You can't be into creating Atari 2600 carts for the money. There are easier ways to make more money when you add up the time involved in writing the code and even worse (in my opinion) manufacturing the carts, taking the orders and shipping the products (not to mention the costs of parts). But still, a "Colbert Release" will net the programmer $500(*) in a very short period of time. This is nice, who wouldn't like to get a cheque for $500 in the mail? It gives the programmer an added incentive to do what he already loves to do, write code for the 2600. Plus by not limiting the number of games released in total he ensures that revenue will continue to trickle in from cartridge sales. And I will admit it, there is a little ego boost that provides icing on the cake that something with your signature on it may possibly someday be a collectable.

For the collectors, a "Colbert Release" gives them the protection of knowing what they will be buying. Plus, if they give early support to the programmer's efforts then they are rewarded with a "Limited Edition" cartridge. Even if it is just a homebrew cart, it's still nice to have a color lable, with a serial number and the artist's autograph.

The value of homebrew carts as a collectable has yet to be determined.  Much like Zeller's and Cooper Blacks carts there will be collectors who covet them and collectors who shun them. Likewise for the "Limited Edition" labeled homebrews. But I still feel that "Limited Edition" lable variations can be made available to collectors without hurting the hobby if the "Colbert Release" method is employed.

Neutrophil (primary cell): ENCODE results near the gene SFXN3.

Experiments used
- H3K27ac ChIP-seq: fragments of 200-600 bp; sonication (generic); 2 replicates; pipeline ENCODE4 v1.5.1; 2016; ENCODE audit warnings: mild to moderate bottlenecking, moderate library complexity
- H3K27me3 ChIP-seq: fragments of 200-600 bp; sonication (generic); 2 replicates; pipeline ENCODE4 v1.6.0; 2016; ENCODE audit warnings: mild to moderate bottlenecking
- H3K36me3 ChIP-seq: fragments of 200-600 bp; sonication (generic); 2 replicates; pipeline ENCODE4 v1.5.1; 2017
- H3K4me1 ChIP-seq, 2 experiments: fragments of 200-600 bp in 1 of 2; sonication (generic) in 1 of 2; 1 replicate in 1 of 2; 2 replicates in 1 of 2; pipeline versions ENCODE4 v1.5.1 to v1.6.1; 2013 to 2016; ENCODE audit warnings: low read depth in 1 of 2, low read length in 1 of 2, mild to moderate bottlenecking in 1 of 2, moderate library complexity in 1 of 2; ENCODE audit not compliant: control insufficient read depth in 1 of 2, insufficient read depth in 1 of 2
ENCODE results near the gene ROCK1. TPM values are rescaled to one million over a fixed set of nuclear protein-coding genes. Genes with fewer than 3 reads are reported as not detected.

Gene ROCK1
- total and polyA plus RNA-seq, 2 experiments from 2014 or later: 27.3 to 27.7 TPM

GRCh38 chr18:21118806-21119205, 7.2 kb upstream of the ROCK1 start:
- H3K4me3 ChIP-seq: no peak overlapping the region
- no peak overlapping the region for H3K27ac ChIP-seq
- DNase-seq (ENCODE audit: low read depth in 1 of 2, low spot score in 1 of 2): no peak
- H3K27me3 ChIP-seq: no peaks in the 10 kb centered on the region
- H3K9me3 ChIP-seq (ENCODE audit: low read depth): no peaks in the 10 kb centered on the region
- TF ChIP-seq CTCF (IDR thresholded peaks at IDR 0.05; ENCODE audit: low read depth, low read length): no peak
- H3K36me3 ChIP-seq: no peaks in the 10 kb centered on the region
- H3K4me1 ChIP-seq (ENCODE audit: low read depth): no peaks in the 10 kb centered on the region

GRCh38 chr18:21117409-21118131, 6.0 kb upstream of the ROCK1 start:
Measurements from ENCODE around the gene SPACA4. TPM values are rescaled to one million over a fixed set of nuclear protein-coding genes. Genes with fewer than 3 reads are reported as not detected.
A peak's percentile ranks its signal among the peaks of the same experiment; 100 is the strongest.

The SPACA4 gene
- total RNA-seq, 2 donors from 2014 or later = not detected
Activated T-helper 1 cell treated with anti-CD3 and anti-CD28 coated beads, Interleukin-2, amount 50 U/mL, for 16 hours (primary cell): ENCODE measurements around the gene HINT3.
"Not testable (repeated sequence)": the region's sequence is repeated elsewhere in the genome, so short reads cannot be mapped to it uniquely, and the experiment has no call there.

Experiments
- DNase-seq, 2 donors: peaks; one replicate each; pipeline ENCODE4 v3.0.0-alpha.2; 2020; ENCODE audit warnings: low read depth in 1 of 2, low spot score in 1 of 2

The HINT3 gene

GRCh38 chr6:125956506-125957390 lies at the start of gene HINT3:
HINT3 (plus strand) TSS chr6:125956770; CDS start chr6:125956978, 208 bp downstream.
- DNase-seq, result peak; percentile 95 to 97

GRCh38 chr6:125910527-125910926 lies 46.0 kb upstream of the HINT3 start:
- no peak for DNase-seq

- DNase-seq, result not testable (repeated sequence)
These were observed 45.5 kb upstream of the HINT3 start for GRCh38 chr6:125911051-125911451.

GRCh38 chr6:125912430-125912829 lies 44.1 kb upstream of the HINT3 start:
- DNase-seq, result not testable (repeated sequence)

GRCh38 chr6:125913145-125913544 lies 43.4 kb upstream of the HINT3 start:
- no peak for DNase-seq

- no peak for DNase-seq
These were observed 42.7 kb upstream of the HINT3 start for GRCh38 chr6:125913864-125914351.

There will no doubt be many shady deals done in the future. As long as there have been collectors there have been people eager to screw them out of their money. The anonymity of the internet also increases the opportunity for negative reciprocity. But collectors can protect themselves by always buying from a well known, respected source and by not buying a cart unless they've seen the .BIN for it first. By refusing to lay out cash for carts that aren't "Colbert Released" the consumer can protect themselves from bad deals and keep the fun of "Limited Edition" lable variations in the hobby.